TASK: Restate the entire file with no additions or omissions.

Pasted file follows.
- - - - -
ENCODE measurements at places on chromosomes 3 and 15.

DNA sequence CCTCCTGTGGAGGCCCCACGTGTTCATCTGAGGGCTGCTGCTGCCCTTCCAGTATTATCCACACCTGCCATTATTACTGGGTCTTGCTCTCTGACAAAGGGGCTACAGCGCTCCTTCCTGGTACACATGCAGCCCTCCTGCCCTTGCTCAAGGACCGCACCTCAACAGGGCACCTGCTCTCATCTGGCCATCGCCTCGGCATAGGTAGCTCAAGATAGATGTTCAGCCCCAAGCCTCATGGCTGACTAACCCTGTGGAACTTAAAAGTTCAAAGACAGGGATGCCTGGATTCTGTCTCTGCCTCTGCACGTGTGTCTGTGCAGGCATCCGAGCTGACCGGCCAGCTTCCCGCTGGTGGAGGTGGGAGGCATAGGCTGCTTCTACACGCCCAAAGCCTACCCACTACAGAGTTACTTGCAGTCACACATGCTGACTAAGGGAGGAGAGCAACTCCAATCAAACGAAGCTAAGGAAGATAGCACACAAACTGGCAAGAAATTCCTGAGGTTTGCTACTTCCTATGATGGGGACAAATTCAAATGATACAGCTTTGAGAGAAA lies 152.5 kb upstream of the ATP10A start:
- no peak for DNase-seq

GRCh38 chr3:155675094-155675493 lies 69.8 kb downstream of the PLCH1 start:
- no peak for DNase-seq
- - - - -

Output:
ENCODE measurements at places on chromosomes 3 and 15.

DNA sequence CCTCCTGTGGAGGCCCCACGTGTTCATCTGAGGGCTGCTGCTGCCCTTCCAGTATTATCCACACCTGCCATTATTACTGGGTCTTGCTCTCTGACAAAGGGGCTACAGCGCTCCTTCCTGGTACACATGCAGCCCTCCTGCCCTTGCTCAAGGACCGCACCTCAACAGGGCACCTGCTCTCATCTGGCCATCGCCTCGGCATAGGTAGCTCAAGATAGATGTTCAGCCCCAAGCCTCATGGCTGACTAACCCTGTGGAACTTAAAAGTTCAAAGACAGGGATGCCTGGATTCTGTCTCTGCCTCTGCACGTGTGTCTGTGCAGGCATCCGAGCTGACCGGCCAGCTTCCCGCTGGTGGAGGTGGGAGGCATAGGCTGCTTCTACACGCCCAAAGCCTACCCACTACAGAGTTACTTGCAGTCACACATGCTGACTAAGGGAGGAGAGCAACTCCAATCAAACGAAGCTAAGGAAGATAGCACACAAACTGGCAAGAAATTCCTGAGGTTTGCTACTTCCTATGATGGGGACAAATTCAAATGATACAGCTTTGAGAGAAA lies 152.5 kb upstream of the ATP10A start:
- no peak for DNase-seq

GRCh38 chr3:155675094-155675493 lies 69.8 kb downstream of the PLCH1 start:
- no peak for DNase-seq